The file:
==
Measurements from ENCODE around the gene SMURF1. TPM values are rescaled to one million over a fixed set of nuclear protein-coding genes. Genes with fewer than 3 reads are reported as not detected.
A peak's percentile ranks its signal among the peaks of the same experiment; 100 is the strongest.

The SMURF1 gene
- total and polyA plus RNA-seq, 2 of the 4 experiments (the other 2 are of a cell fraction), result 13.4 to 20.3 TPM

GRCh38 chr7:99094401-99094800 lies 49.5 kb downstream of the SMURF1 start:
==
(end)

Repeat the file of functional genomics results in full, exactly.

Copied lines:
Measurements from ENCODE around the gene SMURF1. TPM values are rescaled to one million over a fixed set of nuclear protein-coding genes. Genes with fewer than 3 reads are reported as not detected.
A peak's percentile ranks its signal among the peaks of the same experiment; 100 is the strongest.

The SMURF1 gene
- total and polyA plus RNA-seq, 2 of the 4 experiments (the other 2 are of a cell fraction), result 13.4 to 20.3 TPM

GRCh38 chr7:99094401-99094800 lies 49.5 kb downstream of the SMURF1 start: